Portillo's fishy journeyings

MICHAEL Portillo's train journeys around Britain have been an eye-opening social history of the nation's development and another example of just what a legacy the Victorians left us.

Graham Dines

MICHAEL Portillo's train journeys around Britain have been an eye-opening social history of the nation's development and another example of just what a legacy the Victorians left us.

The two issues which I have never really considered before were diet and tourism. The railways allowed fresh fish to be transported throughout Britain, leading to the development of neighbourhood fish and chips take-aways which transformed the eating habits of the working class.

And secondly, once the network of main lines had been developed, up sprang branch lines to the coast which enabled factory workers as well as the gentry to have easy access to seaside resorts, thus enabling mass tourism to develop and gave rise to the like of Torquay, Bournemouth, Brighton, Southend, Great Yarmouth, Skegness, Scarborough and Blackpool.


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Portillo has slid easily into the role of a television presenter and looks far happier than he ever did as a top rank politician. He may not acknowledge it, but Tory MPs did him a huge favour in rejecting him when he tried to become party leader in 2001.

THIS Saturday, we'll know the name of the Tory candidate selected to succeed Richard Spring in West Suffolk and the following week, Suffolk Coastal Conservatives will meet to choose who will inherit John Gummer's majority.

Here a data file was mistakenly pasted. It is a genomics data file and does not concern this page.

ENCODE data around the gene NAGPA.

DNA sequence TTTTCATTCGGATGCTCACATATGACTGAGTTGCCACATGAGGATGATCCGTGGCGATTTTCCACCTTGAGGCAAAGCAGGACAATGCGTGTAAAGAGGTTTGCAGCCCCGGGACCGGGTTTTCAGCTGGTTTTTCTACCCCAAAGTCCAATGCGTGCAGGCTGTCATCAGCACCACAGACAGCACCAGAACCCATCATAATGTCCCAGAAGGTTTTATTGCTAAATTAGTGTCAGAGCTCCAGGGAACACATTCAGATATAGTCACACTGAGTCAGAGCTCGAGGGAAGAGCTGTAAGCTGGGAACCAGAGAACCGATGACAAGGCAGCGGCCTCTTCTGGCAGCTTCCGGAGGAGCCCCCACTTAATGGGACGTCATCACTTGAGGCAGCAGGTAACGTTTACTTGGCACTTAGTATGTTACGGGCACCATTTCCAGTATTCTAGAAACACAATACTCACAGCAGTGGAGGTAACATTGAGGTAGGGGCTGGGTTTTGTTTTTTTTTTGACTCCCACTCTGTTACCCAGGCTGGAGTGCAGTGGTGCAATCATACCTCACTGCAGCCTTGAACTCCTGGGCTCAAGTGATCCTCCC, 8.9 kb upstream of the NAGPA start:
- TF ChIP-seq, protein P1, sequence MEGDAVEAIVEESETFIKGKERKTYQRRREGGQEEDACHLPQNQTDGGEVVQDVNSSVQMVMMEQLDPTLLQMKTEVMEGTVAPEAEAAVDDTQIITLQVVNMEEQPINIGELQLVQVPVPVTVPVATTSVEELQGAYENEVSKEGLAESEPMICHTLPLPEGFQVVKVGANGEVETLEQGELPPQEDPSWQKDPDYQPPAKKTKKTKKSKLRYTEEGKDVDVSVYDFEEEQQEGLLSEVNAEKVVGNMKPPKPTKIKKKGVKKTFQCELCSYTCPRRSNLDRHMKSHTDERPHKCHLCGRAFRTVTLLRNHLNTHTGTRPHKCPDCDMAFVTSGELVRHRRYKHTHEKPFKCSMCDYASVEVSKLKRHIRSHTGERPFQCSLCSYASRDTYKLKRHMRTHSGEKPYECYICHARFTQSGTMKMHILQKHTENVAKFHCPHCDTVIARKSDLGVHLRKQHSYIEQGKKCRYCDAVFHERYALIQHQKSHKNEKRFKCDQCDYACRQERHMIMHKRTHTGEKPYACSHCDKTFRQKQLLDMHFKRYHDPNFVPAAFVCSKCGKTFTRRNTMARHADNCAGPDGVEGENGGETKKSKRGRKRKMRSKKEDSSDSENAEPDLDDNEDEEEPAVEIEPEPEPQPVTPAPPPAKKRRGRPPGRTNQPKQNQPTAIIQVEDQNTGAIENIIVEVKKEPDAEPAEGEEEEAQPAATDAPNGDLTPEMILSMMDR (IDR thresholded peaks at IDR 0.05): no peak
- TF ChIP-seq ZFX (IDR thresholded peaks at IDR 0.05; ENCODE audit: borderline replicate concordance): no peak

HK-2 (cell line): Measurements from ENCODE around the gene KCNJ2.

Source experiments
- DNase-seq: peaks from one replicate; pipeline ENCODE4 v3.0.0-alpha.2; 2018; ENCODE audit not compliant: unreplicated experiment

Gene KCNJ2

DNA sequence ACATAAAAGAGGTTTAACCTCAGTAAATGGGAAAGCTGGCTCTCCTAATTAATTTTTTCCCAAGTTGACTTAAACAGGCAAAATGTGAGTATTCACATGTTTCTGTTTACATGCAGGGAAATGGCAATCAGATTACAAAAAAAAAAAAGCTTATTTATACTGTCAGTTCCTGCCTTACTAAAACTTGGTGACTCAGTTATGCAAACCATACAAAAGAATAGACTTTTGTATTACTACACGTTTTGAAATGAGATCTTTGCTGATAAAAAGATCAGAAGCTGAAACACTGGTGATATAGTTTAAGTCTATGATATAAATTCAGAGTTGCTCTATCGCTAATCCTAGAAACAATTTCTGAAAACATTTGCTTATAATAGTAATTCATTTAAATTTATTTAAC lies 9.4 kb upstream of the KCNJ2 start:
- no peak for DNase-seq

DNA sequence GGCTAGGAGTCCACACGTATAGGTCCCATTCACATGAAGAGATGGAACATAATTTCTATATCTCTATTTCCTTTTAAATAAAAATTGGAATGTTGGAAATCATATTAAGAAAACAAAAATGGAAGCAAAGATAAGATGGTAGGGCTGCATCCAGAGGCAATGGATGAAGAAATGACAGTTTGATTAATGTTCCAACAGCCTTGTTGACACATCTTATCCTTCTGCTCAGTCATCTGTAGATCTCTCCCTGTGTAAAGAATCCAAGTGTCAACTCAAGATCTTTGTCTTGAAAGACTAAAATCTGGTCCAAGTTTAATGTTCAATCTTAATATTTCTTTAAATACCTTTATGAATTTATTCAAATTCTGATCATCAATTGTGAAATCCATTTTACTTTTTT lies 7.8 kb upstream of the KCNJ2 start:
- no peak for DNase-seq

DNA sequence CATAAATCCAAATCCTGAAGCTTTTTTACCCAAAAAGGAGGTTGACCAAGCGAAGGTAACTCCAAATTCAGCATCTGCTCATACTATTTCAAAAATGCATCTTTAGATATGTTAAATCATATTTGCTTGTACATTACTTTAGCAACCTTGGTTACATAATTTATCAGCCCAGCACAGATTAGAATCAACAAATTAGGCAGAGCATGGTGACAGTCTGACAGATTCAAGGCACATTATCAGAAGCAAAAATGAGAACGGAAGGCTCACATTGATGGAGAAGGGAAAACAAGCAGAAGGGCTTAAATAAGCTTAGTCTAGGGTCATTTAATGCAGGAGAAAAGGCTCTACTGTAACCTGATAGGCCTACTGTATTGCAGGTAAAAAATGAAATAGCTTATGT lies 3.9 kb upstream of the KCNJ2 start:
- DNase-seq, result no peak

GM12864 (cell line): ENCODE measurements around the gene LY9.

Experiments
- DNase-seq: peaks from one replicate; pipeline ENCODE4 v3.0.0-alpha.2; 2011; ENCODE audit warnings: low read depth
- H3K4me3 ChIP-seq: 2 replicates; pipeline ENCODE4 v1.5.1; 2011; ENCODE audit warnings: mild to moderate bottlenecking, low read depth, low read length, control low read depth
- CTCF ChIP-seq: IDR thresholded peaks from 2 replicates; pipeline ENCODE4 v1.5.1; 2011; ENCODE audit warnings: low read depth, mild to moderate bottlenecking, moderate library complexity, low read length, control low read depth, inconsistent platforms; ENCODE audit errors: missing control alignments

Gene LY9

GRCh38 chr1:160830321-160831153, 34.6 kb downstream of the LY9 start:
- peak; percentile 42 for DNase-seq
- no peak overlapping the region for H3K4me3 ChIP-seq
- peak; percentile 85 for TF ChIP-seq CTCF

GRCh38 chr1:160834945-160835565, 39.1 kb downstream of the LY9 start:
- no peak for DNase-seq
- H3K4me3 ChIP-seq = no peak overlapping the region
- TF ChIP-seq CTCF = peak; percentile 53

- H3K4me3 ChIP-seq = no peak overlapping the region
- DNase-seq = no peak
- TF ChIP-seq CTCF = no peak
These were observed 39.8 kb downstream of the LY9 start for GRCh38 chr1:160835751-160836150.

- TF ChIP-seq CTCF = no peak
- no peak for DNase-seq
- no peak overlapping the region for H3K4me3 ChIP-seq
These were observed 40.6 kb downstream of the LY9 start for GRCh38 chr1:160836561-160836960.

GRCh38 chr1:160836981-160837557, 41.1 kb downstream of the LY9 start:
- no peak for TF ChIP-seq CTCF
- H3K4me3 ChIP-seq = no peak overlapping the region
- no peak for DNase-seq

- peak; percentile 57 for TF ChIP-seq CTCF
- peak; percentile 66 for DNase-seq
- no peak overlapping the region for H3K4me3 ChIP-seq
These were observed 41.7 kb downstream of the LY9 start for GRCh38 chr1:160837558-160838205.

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West Suffolk is adopting the new Tory model for choosing its candidate - the open primary, in which any voter on the electoral role in the constituency can register to attend and take part in the voting process.

It worked well in Central Suffolk & North Ipswich late last year, but Coastal is sticking with the normal format of only allowing Conservative Party members to attend and vote.

The outcome of the General Election may still be in doubt, but whoever the Tories in the safe seats of West and Coastal choose will have jobs for life.

THE opinion polls are all over the place at present. ICM suggests that Labour will suffer a swing of 8.5% against them in the battleground marginals while ComRes finds the Tory lead over Labour has slumped by four points, mainly due to Conservative confusion over, and public hostility to, the policy of tax breaks for married couples.

Andrew Hawkins, chief executive of ComRes, said: “It's very clear that Labour's approach on some of these key areas of family policy strike more populist chords with voters than the Conservative proposals.”

With so many more couples choosing not to marry but still have children, it's little wonder that David Cameron's full-blooded support for favouring marriage in the tax system is not the sure-fire winner he believed it would be. It may be aimed at encouraging couples not to co-habit but it does also penalise divorced parents, widows and widowers.

Cameron is on firmer ground with his “Broken Britain” message, which he reaffirmed last week in the immediate aftermath of the appalling court case in Yorkshire involving children torturing other kids. ComRes found that 59% of those interviewed backed the Cameron line and 39% disagreed.

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